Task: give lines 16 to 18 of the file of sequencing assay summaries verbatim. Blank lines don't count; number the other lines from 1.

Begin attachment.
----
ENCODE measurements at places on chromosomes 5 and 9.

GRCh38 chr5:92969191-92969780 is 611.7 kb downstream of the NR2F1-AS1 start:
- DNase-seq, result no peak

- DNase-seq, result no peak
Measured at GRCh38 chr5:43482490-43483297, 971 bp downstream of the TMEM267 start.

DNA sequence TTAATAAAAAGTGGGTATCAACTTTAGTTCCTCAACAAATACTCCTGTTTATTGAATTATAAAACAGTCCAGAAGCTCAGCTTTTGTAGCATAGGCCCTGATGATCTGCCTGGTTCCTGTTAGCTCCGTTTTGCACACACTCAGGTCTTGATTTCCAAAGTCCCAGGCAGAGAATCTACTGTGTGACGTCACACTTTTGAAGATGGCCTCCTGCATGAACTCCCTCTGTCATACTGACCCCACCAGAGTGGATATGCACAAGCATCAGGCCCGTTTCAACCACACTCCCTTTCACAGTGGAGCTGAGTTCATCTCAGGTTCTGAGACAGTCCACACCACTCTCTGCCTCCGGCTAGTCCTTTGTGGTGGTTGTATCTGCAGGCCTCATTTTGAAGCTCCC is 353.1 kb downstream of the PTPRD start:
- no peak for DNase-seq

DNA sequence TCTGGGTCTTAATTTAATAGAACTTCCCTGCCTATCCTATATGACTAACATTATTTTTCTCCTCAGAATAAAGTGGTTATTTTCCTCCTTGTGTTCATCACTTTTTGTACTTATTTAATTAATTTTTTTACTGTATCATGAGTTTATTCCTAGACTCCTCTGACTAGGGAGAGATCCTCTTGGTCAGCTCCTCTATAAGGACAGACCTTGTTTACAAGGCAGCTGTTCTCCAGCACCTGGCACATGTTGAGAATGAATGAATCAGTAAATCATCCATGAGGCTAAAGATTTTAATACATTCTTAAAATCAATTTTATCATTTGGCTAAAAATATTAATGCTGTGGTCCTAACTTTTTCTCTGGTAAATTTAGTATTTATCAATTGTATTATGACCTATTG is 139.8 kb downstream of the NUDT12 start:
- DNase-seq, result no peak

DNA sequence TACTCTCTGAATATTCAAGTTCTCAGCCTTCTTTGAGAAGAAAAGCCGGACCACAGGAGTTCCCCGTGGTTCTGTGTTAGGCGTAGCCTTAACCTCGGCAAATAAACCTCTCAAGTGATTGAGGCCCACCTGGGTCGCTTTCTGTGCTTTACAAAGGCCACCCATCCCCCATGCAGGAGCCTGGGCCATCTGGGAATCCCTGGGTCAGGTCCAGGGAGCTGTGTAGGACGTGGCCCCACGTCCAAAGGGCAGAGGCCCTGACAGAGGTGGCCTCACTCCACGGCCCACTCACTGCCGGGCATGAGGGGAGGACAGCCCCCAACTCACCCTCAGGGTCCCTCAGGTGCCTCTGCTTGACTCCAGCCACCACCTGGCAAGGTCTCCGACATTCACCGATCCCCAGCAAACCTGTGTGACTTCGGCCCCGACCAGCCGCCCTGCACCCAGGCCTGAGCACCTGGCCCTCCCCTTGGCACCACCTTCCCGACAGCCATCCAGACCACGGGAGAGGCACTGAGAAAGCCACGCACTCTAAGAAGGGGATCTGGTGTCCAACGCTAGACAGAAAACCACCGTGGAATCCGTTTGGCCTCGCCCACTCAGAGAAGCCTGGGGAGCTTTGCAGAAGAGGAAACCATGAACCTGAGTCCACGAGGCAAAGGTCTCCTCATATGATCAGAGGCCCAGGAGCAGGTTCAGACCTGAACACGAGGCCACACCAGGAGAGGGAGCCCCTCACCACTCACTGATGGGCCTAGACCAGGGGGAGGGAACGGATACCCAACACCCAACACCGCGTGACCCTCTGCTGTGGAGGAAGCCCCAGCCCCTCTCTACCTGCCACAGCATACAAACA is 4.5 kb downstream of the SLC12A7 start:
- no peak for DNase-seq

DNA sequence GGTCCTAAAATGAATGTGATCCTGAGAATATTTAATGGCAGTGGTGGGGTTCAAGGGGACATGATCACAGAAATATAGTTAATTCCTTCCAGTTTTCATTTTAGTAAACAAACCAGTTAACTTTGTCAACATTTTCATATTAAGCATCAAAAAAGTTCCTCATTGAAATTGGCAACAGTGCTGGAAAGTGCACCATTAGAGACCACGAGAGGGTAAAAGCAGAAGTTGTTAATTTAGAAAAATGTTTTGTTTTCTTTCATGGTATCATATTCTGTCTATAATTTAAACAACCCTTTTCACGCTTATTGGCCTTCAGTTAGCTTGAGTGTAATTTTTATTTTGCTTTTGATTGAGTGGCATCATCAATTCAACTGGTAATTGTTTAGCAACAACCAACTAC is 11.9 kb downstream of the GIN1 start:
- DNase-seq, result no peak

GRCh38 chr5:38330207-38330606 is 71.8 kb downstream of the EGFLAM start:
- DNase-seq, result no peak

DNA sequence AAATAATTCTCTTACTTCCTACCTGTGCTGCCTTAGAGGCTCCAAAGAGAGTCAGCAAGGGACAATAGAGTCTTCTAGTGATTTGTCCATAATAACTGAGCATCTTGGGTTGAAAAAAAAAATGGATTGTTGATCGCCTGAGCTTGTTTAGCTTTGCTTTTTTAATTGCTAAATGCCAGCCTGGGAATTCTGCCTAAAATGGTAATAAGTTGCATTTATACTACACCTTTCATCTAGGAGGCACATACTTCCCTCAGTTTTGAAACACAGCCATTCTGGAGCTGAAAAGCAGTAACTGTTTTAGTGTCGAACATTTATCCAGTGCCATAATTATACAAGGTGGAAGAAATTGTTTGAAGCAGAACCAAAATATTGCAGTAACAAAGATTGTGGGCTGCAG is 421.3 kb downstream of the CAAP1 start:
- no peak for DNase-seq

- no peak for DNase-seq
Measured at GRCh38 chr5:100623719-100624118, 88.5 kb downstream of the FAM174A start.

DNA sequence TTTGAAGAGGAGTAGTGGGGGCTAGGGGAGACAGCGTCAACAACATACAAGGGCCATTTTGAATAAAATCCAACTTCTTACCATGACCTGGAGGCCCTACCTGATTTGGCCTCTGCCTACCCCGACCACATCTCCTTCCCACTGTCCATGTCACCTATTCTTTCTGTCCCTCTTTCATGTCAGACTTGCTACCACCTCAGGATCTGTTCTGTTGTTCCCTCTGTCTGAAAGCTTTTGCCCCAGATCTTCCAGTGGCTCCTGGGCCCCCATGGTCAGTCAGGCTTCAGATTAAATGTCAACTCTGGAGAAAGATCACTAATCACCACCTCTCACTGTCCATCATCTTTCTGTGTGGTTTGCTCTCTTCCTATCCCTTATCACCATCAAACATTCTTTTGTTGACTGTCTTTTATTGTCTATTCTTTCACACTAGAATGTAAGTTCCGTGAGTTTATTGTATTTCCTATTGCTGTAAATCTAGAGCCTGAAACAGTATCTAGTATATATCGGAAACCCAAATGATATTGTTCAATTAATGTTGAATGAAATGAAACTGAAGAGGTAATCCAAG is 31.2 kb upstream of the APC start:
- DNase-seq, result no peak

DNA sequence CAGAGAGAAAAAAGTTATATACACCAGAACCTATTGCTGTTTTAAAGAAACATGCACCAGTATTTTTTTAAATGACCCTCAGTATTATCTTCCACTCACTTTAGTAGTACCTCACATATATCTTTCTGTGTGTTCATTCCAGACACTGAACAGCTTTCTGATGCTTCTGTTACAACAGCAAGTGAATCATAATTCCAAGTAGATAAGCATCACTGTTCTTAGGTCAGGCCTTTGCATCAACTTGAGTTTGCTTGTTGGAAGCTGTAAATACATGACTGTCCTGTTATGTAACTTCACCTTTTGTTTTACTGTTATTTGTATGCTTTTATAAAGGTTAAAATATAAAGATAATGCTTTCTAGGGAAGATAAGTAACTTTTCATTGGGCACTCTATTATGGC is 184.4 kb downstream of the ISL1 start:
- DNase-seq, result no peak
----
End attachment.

DNA sequence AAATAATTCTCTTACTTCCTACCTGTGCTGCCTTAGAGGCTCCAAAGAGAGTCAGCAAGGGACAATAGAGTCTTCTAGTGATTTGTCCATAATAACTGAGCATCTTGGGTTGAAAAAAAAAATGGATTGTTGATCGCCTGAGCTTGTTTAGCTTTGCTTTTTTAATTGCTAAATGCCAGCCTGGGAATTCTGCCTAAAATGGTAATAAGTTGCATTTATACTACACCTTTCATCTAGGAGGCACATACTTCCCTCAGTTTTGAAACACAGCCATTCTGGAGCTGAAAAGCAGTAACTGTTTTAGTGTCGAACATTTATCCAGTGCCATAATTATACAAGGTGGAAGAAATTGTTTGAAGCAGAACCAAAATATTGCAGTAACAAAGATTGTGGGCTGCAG is 421.3 kb downstream of the CAAP1 start:
- no peak for DNase-seq

- no peak for DNase-seq